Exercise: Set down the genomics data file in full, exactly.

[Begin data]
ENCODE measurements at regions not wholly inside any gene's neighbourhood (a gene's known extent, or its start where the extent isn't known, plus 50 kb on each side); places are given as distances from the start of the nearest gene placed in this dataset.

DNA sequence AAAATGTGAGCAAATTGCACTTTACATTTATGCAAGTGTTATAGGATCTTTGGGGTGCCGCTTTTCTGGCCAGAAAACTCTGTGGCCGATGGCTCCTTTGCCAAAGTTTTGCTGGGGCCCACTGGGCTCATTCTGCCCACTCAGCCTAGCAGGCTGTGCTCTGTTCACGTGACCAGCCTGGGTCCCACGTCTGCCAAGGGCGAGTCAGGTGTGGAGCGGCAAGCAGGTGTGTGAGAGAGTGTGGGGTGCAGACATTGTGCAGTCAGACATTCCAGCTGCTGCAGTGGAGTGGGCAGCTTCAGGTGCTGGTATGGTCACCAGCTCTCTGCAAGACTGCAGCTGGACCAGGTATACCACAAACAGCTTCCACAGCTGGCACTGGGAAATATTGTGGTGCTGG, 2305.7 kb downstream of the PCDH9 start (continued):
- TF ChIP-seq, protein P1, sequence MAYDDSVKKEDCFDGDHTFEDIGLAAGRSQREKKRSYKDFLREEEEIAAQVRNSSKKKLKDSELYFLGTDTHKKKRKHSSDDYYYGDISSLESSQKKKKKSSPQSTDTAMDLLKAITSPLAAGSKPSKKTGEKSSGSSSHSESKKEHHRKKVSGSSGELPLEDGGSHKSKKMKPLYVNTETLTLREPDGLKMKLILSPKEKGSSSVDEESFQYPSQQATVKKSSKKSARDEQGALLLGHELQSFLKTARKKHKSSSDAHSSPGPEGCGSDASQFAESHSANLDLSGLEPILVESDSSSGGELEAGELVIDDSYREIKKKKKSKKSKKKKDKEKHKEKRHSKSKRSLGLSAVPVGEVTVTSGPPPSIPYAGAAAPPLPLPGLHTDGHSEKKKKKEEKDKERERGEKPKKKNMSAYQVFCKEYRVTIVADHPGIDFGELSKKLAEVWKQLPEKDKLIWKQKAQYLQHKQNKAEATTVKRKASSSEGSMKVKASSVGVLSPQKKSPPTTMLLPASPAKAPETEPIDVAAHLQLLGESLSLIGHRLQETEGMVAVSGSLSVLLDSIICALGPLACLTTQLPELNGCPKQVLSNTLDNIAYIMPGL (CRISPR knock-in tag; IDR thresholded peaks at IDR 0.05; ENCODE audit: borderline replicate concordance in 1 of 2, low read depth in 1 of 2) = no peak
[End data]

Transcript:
ENCODE measurements at regions not wholly inside any gene's neighbourhood (a gene's known extent, or its start where the extent isn't known, plus 50 kb on each side); places are given as distances from the start of the nearest gene placed in this dataset.

DNA sequence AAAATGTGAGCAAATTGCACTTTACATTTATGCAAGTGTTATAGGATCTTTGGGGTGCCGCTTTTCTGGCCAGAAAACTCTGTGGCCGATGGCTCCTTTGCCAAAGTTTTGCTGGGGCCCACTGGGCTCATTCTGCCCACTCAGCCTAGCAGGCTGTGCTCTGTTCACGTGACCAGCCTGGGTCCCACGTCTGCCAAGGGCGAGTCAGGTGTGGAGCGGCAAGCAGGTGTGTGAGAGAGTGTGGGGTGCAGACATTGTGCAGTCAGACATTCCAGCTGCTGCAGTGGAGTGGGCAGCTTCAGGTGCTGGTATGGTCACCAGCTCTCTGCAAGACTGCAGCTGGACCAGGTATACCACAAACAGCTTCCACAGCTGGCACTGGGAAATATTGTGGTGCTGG, 2305.7 kb downstream of the PCDH9 start (continued):
- TF ChIP-seq, protein P1, sequence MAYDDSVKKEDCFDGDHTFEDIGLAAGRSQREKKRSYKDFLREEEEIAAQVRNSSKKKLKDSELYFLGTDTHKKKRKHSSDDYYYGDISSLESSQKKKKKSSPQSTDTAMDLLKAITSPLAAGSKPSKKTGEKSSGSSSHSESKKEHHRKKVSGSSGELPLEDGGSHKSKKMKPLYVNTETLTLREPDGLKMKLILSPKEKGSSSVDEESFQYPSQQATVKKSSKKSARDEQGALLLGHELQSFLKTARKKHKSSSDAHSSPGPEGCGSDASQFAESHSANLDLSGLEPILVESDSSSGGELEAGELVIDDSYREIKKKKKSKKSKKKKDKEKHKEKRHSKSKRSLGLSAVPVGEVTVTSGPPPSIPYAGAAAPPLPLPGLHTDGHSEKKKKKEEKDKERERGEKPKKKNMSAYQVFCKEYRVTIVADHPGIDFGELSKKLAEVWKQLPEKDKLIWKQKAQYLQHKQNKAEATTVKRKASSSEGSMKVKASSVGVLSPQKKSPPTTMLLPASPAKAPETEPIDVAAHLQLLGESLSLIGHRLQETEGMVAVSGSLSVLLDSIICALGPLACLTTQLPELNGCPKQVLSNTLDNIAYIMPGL (CRISPR knock-in tag; IDR thresholded peaks at IDR 0.05; ENCODE audit: borderline replicate concordance in 1 of 2, low read depth in 1 of 2) = no peak